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I finished creating my segmentation boundary. I have created a couple of base frames, these gold bars and I've propagated that initial information throughout the link to this clip. Next I want to refine the matte outline and there is a few ways of going about it. You might have noticed that this pink outline, the segmentation boundary, doesn't exactly follow his hair. You can decide how closely or loosely to follow that hair. That's the smoothing parameter. For example, if I was to take smoothing down to 0, you can see now we have got some crinkles that follow his hair in much more detail, particularly as I go from frame to frame.
If I decided I didn't want that much detail, if I want a more feathered outline, I'll go ahead and increase smoothing to a higher value like 5 and now it just creates a basic smooth boundary. If you want to see what that looks like, you can turn off the segmentation boundary, the alpha boundary, and look at it. It either gets a checkerboard or against just a black background. In addition to having a smooth or sharp outline, you can decide how much feather there is around that outline. Basically, how wide the anti-aliasing falloff is.
Feather only really comes into play if Smooth has a value other than 0. So let me go to 1 where it's smoothed out little bit, increase Feather to 100%. Now, you see you have a much more anti- aliased falloff than if I was to put the Feather down to say 0, which is not anti-aliased at all. I'll go around 50 for now. Additionally, if you have got problems either with the edge being eroded away or if you are seeing part of the background when you shouldn't, you can go ahead and change the Choke percentage. I am just going to go ahead and do this until I no longer see that white contamination along the edge.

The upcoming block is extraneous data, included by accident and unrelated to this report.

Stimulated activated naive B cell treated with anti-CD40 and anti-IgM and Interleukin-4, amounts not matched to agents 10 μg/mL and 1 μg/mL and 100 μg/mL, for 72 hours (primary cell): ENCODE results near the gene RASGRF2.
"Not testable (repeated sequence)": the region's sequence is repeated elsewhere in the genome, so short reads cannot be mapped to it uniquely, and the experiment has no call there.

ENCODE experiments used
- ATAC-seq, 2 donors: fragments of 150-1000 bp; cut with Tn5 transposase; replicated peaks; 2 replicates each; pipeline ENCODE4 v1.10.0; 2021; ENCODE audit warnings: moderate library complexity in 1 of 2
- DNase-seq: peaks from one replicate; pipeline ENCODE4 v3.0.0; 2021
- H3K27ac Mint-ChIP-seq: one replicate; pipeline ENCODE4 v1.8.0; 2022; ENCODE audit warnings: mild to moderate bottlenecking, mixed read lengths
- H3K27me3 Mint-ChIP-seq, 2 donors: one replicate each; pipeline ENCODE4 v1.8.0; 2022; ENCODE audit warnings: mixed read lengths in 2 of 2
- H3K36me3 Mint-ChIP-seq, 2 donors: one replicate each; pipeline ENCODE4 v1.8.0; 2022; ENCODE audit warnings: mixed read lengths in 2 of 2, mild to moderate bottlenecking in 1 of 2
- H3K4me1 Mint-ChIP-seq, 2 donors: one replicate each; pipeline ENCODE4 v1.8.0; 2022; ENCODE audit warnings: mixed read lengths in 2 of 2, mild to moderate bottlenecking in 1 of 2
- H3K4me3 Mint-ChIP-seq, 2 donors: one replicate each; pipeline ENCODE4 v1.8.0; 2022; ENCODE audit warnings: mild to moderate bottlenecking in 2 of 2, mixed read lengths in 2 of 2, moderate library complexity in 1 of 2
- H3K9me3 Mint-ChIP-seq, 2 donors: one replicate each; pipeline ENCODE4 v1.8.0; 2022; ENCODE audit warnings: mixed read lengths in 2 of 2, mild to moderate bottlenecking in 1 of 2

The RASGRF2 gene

Turn around, there. That's a good looking edge. Alpha boundary, black background color. But these are but crude tools. The best tool of all is the Refine Matte checkbox. As soon as you turn that on, a few things go on. One, the edge is much better smoothed, particularly taking partial transparency and Motion Blur into account as he moves. You see on these frames, he is moving less, there is less blur around the edges.